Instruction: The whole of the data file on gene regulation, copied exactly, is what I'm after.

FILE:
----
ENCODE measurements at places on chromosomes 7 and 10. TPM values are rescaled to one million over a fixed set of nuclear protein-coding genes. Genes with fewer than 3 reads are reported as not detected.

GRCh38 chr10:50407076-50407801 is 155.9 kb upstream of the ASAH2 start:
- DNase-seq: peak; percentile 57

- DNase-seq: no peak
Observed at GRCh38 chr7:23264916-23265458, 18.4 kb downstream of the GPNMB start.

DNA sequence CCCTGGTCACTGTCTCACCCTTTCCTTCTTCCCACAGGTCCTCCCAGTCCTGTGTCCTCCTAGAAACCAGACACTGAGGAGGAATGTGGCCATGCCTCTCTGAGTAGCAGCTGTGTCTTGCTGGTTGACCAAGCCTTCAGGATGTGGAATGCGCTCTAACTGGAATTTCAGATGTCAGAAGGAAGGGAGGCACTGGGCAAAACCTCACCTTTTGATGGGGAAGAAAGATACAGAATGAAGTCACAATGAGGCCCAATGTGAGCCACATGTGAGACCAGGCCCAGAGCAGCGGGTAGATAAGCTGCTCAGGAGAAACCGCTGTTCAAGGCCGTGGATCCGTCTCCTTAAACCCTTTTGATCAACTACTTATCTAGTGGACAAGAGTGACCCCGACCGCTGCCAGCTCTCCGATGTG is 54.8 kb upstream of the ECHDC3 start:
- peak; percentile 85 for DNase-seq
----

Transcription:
ENCODE measurements at places on chromosomes 7 and 10. TPM values are rescaled to one million over a fixed set of nuclear protein-coding genes. Genes with fewer than 3 reads are reported as not detected.

GRCh38 chr10:50407076-50407801 is 155.9 kb upstream of the ASAH2 start:
- DNase-seq: peak; percentile 57

- DNase-seq: no peak
Observed at GRCh38 chr7:23264916-23265458, 18.4 kb downstream of the GPNMB start.

DNA sequence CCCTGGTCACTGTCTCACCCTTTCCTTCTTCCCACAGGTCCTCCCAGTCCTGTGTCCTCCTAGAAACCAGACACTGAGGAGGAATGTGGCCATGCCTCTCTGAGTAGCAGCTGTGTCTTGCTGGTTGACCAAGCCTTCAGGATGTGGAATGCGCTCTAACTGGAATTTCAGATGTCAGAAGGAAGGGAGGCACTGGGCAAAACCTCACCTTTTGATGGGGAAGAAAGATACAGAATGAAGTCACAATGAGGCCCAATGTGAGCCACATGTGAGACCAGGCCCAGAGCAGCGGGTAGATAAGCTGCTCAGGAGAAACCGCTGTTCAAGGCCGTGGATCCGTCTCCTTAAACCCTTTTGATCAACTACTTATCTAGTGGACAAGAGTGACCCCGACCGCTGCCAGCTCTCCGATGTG is 54.8 kb upstream of the ECHDC3 start:
- peak; percentile 85 for DNase-seq